The history of the Mugello Circuit at Scarperia, which dates back to 1914, entered its first golden age in the 1920’s, when the leading motor sportsmen of the day challenged each other in official competition.
Originally conceived as a road circuit, the Mugello road race was interrupted at the outbreak of the World War I.
The challenging and selective competition knew its golden years in the postwar period, when the best drivers challenged one another on the 66 km. Dusty track, which went from Scarperia uphill to Firenzuola, and then through the Futa Pass downhill to San Piero and Scarperia. The legendary names linked to this historical race still echo today: Campari, Brilli Peri, Enzo Ferrari (who won in 1921 on an Alfa Romeo class 4.500), Ascari, Borzacchini and perhaps, most importantly, Emilio Materassi, the local idol.
Today the International Mugello Circuit attracts attention not only because of the Italian Grand Prix class 125 cc, 250 cc, MotoGP (competing respectively on 20, 21 and 23 laps), but thanks also to the fact that the track is open to the public, giving those who wish to experience the thrill of driving on a major international autodrome the chance to do so.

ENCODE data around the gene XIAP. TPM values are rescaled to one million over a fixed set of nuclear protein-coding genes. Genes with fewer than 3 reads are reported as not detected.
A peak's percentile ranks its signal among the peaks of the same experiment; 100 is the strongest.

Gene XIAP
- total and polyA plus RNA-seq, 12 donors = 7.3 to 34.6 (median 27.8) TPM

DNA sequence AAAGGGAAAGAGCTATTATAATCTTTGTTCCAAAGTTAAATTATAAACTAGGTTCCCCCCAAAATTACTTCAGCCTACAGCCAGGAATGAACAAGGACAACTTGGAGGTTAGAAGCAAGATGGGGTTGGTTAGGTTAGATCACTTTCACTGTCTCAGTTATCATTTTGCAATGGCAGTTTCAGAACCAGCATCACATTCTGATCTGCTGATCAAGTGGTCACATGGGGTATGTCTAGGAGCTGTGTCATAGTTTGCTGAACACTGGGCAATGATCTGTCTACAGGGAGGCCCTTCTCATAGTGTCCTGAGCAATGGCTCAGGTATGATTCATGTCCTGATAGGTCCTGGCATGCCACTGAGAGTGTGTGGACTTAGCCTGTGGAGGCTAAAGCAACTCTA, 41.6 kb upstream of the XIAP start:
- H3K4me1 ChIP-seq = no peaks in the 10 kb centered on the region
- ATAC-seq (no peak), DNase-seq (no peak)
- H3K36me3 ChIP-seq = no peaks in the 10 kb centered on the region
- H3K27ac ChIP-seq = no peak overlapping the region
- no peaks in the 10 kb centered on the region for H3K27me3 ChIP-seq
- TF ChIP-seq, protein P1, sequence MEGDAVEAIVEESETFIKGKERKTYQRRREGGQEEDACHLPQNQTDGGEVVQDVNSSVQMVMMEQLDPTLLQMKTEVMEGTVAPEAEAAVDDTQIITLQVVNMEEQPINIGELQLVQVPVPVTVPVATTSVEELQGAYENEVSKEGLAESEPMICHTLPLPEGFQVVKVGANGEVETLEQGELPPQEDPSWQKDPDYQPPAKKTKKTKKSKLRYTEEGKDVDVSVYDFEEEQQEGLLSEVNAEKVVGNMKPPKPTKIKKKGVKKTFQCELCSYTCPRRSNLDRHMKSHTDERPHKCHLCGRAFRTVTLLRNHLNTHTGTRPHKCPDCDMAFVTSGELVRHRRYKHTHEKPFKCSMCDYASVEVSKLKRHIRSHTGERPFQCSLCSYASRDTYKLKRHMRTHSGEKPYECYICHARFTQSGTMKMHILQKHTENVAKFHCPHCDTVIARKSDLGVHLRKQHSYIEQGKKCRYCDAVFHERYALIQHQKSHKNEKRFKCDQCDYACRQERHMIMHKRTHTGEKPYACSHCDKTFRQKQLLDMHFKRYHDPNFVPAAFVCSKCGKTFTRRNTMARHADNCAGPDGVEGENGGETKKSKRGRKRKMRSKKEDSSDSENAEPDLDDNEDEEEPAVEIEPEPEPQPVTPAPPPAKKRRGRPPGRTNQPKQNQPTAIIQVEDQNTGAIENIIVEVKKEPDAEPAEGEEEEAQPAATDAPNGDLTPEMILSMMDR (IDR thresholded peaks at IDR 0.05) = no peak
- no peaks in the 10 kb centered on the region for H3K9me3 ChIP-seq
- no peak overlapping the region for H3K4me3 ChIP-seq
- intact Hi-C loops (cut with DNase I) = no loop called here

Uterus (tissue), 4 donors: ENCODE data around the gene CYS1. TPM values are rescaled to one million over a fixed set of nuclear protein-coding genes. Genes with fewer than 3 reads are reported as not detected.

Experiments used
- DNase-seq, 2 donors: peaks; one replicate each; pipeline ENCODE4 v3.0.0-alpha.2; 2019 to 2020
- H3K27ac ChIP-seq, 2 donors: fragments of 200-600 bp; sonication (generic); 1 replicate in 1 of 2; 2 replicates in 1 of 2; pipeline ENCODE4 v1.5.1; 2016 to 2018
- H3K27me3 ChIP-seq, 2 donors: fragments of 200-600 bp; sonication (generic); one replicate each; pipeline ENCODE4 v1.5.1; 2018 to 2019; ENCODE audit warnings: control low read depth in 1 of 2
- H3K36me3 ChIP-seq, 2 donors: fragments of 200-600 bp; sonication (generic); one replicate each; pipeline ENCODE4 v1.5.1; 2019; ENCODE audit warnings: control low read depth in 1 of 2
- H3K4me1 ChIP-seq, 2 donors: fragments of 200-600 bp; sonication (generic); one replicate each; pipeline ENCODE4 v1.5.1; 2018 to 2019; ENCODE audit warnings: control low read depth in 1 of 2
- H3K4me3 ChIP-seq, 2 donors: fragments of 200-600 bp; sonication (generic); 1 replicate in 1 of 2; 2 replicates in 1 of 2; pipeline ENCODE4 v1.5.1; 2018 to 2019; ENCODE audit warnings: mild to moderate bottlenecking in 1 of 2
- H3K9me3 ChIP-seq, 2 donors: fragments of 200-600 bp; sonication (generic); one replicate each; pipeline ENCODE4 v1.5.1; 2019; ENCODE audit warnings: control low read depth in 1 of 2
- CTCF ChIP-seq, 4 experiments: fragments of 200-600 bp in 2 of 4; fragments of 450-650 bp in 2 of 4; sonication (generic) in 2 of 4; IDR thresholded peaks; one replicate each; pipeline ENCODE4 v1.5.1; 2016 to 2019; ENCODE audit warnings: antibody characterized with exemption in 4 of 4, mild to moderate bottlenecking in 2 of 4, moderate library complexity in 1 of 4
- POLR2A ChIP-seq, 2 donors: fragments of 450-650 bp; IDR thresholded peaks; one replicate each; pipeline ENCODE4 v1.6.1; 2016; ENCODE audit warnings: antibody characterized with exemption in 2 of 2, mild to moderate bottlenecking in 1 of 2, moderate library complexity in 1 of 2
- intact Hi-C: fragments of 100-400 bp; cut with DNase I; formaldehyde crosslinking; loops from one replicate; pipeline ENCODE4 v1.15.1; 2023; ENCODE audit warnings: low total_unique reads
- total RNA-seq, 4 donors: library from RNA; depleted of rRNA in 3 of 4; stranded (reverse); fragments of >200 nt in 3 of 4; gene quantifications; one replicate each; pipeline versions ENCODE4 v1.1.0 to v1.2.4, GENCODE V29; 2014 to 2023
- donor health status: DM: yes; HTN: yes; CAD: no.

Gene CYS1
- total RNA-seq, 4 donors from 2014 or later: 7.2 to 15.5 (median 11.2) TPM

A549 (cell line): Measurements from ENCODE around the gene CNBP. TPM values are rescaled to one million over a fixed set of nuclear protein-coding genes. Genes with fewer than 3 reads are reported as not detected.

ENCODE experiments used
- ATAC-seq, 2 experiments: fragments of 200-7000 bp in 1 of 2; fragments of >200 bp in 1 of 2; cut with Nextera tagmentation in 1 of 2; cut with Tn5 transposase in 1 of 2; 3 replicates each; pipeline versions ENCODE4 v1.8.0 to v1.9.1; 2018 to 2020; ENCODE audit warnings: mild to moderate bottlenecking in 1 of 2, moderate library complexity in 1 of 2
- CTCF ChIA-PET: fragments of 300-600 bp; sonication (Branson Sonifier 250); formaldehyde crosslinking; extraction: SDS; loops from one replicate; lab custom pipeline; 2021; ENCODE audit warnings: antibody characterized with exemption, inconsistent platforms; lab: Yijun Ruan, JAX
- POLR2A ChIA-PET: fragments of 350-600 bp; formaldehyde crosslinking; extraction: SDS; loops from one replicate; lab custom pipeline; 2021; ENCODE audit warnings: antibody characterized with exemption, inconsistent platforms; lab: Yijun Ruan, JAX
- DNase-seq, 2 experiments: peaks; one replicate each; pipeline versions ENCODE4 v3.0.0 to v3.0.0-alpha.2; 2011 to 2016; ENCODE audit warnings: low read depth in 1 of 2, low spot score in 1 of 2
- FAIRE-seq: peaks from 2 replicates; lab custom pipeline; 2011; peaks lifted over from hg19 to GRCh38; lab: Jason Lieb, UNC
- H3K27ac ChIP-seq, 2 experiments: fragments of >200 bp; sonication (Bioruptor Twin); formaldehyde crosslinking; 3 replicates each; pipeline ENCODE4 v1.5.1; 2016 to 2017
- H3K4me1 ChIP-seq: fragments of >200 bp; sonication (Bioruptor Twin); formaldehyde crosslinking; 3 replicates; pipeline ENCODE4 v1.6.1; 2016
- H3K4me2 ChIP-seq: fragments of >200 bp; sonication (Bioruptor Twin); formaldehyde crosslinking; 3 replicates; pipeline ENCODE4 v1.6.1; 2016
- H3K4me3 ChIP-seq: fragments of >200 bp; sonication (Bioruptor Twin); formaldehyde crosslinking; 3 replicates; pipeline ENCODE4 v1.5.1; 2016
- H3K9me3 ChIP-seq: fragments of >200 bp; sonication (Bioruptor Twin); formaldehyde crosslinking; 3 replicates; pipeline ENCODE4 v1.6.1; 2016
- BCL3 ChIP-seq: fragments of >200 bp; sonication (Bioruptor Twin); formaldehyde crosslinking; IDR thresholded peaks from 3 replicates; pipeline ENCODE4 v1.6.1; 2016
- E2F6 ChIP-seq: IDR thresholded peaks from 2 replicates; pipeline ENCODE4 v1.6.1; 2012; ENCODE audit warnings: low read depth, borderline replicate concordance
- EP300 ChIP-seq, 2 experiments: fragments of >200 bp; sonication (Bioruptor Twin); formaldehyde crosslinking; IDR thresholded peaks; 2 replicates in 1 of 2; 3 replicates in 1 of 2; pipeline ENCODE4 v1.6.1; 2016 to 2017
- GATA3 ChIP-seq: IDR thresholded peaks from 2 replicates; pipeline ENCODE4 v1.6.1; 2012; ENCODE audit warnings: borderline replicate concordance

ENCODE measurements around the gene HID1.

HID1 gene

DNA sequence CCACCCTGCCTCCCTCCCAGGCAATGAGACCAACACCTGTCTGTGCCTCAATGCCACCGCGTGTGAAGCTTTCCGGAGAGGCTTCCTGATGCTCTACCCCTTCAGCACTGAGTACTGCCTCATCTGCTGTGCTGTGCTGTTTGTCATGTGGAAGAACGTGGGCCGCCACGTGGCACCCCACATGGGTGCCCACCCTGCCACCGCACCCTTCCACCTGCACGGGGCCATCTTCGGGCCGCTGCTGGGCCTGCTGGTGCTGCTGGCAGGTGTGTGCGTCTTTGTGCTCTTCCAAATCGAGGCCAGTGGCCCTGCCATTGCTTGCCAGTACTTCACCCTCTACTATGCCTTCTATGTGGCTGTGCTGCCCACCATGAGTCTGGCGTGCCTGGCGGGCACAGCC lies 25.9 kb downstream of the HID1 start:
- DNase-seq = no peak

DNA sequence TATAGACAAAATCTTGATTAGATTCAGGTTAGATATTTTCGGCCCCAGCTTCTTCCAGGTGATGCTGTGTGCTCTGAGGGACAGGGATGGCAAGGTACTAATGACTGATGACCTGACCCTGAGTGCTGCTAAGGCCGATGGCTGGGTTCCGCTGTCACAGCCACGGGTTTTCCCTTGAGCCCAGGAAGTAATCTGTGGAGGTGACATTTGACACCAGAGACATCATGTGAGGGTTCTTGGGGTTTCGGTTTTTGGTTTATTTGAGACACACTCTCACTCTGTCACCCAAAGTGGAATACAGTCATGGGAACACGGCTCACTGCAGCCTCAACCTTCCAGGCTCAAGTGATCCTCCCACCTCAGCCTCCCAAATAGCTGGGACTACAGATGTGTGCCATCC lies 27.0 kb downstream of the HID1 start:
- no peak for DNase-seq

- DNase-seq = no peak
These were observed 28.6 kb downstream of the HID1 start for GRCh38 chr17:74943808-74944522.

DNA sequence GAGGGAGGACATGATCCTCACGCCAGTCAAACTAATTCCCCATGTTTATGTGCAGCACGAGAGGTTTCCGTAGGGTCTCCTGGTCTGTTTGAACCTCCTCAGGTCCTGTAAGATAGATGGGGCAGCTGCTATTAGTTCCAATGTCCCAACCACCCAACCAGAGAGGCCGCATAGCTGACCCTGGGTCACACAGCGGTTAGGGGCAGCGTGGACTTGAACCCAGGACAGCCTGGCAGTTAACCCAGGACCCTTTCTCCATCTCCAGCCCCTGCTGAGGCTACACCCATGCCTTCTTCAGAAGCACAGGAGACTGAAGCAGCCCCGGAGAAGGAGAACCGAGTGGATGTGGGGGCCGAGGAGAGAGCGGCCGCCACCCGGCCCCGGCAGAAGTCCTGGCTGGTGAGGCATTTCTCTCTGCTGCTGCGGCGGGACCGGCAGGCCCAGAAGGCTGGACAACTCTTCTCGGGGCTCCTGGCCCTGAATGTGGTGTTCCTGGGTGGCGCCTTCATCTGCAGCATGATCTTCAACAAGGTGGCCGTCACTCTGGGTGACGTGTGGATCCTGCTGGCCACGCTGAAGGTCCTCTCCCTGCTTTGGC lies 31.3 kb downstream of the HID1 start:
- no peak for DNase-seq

The allure of the Mugello district is not limited to its splendid natural setting and rich history of folklore! Today the area is known, first and foremost, for one of the chief attractions in the eyes of car and motorcycle racing aficionados: the Mugello International Racing Circuit hosts over the first weekend in June the most important motorcycle racing event in Italy: the Italian Grand Prix, a must-see event for motor racing enthusiasts. But the racetrack, owned by Ferrari, hosts from late March to early October several other motorcycling and car racing events, as well as F1 tests of the Ferrari and other racing teams, which may occasionally be open to spectators.